SAD and nonseasonal depression both consist of major depressive episodes involving low mood, loss of interest or pleasure in most or all activities, change in appetite or weight, low energy, insomnia or hypersomnia, poor concentration, thoughts of worthlessness or guilt, psychomotor retardation or agitation, and recurrent thoughts about death or suicide. Patients with SAD may also present with hyperphagia and carbohydrate cravings.6 SAD is distinguished from nonseasonal depression by the onset and remission of these depressive episodes at characteristic times of the year (fall-winter or spring-summer); with nonseasonal depression, there is no temporal relationship between recurrence or remission of depressive episodes. If patients present with severe depressive symptoms, including thoughts of suicide, they should be immediately referred to their physicians for appropriate treatment.


Light Therapy

The least invasive, most natural, and most studied therapy for SAD is light therapy. Light therapy (also known as bright-light therapy or phototherapy) is defined as visible light that produces at least 2,500 lux at eye level.11 Light on a winter or rainy day is approximately ≤2,000 lux, whereas direct sunlight provides approximately 10,000 lux.11 Because increased secretion of melatonin has been associated with SAD, the mechanism behind light therapy is to diminish melatonin levels in the bloodstream when natural light is not sufficient to do so.6 Light therapy is also thought to normalize the phase-shift delay.6 Research has demonstrated that light therapy has a positive response rate of up to 70%.6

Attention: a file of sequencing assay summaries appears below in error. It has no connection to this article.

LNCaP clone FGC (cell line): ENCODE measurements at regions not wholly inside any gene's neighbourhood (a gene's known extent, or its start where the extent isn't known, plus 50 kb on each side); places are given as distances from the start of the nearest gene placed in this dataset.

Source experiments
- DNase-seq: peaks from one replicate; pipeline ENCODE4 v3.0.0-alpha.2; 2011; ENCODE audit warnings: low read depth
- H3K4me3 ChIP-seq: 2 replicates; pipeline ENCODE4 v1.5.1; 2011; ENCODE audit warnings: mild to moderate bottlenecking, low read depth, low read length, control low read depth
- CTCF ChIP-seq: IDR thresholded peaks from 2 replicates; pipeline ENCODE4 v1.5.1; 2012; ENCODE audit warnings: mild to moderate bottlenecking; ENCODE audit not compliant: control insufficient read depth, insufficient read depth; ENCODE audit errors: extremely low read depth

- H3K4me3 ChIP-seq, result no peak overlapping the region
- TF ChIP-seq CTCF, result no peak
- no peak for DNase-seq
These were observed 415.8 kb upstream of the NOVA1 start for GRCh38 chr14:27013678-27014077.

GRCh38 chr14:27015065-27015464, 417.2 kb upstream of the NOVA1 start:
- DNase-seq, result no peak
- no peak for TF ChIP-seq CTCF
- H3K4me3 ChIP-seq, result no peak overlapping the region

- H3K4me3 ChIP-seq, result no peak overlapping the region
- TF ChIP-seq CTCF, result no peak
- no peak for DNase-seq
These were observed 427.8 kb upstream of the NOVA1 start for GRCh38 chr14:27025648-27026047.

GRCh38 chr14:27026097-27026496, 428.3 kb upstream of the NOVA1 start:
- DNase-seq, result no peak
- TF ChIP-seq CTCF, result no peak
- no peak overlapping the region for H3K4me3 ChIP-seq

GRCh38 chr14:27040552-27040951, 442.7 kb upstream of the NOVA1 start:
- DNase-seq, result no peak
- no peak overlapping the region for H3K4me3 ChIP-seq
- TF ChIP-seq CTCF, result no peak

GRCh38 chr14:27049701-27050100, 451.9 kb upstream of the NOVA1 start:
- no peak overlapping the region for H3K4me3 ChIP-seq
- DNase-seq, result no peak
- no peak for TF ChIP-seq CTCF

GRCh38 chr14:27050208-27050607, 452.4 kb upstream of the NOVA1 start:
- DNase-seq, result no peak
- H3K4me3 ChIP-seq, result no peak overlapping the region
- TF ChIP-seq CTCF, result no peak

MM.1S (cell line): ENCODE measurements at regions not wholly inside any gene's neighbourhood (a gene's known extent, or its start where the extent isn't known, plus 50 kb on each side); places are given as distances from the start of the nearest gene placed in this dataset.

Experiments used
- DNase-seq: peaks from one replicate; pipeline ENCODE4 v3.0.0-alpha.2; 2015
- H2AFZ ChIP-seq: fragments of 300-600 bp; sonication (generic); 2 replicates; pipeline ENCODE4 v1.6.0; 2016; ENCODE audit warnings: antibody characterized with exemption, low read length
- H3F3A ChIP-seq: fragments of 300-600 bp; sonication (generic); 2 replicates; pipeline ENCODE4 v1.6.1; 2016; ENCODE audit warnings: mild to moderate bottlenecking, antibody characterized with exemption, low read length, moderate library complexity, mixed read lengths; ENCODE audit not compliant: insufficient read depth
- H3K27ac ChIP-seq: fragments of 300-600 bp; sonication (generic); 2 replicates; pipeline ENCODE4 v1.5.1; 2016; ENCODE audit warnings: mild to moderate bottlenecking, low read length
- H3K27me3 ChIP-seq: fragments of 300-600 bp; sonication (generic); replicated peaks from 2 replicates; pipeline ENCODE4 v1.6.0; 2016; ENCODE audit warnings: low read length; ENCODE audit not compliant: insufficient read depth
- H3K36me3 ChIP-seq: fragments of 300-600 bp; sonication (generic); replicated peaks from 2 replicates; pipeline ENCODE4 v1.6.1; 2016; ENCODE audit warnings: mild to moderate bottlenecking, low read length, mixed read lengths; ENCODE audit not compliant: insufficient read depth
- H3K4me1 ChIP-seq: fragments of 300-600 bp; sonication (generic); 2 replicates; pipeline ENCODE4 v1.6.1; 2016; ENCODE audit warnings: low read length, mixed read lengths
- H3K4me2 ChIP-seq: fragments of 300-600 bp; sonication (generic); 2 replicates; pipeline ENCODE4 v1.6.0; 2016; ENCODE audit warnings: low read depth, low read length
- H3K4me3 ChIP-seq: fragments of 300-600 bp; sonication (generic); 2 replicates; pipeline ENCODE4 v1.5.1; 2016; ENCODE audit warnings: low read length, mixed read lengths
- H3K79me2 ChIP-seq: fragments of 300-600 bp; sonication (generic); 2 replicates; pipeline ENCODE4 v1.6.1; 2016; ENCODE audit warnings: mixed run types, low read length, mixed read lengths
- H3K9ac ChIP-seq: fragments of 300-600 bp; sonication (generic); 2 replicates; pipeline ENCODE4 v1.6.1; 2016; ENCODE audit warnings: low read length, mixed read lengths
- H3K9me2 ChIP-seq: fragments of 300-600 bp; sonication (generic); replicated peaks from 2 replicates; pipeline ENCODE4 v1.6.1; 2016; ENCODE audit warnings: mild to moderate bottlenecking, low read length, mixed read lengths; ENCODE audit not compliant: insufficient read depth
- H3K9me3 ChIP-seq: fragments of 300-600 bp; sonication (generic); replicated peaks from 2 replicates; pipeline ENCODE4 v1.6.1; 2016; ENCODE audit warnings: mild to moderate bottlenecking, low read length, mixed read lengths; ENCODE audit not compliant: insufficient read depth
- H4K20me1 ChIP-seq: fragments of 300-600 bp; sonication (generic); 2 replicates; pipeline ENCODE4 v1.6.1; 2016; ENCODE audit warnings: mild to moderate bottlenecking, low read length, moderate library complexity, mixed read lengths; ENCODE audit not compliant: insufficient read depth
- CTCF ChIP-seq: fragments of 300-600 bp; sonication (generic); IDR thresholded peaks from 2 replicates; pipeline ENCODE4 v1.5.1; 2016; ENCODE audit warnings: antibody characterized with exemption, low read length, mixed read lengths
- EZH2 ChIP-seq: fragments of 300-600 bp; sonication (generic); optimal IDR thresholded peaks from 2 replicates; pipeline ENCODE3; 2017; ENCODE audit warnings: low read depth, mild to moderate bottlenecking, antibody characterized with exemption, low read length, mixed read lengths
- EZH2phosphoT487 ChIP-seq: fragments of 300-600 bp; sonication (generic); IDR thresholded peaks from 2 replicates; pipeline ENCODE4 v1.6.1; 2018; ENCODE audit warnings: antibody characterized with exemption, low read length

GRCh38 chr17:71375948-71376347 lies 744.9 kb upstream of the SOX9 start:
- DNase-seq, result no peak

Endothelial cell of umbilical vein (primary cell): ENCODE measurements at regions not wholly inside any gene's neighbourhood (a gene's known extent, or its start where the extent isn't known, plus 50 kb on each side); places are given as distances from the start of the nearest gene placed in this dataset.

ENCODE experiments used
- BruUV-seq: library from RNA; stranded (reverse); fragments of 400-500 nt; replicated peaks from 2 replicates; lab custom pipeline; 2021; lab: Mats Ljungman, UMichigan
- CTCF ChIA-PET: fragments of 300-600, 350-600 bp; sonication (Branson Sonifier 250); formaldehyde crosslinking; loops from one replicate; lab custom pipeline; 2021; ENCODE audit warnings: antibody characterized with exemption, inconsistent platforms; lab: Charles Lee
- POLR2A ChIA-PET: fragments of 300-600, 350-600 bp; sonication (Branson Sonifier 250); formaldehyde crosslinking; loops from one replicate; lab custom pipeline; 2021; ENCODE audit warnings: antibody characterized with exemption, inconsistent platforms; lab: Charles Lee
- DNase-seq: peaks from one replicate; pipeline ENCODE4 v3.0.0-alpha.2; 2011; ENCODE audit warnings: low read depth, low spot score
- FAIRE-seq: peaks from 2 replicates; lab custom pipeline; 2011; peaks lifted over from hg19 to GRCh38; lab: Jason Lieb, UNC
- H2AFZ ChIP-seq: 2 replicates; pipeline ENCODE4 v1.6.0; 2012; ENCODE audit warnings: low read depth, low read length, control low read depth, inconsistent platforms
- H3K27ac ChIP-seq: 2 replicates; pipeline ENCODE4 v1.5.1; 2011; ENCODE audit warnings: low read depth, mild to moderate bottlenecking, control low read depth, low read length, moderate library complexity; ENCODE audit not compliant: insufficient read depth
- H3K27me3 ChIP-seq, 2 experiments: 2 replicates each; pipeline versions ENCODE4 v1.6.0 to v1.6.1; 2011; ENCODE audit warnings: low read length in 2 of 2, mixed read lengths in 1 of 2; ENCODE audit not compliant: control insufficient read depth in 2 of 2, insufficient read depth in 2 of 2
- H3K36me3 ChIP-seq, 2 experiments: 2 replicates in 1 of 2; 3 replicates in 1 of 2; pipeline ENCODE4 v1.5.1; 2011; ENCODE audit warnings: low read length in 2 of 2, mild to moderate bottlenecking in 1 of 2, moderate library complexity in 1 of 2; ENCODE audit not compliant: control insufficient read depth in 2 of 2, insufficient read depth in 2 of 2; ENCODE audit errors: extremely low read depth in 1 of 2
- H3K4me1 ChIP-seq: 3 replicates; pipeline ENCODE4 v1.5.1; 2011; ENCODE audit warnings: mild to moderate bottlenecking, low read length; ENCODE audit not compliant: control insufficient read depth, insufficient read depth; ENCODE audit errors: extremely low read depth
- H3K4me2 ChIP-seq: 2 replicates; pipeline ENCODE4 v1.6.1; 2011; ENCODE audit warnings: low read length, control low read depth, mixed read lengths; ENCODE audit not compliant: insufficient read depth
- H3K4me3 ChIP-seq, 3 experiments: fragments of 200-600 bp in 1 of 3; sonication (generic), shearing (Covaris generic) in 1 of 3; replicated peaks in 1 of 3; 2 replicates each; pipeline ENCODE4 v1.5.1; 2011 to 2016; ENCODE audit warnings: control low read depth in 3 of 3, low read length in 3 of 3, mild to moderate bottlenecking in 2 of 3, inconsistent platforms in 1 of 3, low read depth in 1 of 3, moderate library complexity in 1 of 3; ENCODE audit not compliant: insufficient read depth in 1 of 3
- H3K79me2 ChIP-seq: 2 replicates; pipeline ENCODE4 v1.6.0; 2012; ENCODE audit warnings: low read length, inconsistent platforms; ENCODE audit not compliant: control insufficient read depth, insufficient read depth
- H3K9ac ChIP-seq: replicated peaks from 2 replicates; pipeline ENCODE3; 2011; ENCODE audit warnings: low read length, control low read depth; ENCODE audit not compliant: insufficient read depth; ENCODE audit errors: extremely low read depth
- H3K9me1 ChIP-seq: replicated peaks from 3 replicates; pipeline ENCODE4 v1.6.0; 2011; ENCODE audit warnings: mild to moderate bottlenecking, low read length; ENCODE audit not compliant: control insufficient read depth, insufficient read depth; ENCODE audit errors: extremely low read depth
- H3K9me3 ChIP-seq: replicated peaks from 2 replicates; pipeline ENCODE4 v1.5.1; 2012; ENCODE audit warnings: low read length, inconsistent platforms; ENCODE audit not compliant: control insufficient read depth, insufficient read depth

Light boxes that can emit full-spectrum light similar to natural sunlight are available for purchase. SAD symptoms may be relieved by counseling patients to use a light box the first thing in the morning, from the early fall until spring. Light therapy involves having patients position themselves 12 to 18 inches from a fluorescent light source of 2,500 to 10,000 lux for 30 minutes per day in the morning. Improvement has been shown to occur after 1 to 2 weeks of therapy.12 Treatment should be continued until remission is reached in the spring or summer; discontinuation of light boxes can lead to relapse of symptoms. Adverse effects that can be seen with light therapy include blurred vision, eye strain, or headache; however, these effects are mild and transient.13

Dawn simulation is another form of bright-light therapy. Dawn simulators slowly increase the intensity of light 30 minutes or more before awakening. Research has suggested that this type of therapy can improve sleep inertia, cognition, performance, and mood in patients suffering from SAD.11 When compared to bright-light therapy, dawn simulation reduced depression levels similarly; however, bright light may be more beneficial in patients with more severe symptoms of depression than dawn simulators.14


The use of second-generation antidepressants such as fluoxetine, paroxetine, sertraline, and bupropion have been shown to be beneficial in treating SAD. Since antidepressants take weeks to begin showing an effect, it is recommended to start therapy prior to expected onset of symptoms. Bupropion in particular has been demonstrated to be effective in preventing depressive symptoms of SAD when started early.15 The downside of antidepressant therapy is the associated side effects, including nausea, vomiting, headache, nervousness, anxiety, heart palpitations, and a risk of suicidal ideation with initiation of antidepressants in teens and young adults. Based on a Cochrane review, there is insufficient evidence to draw overall conclusions about the use of second-generation antidepressants for SAD.16 Therefore, antidepressants can be considered for patients whose symptoms severely impair social or occupational functioning.11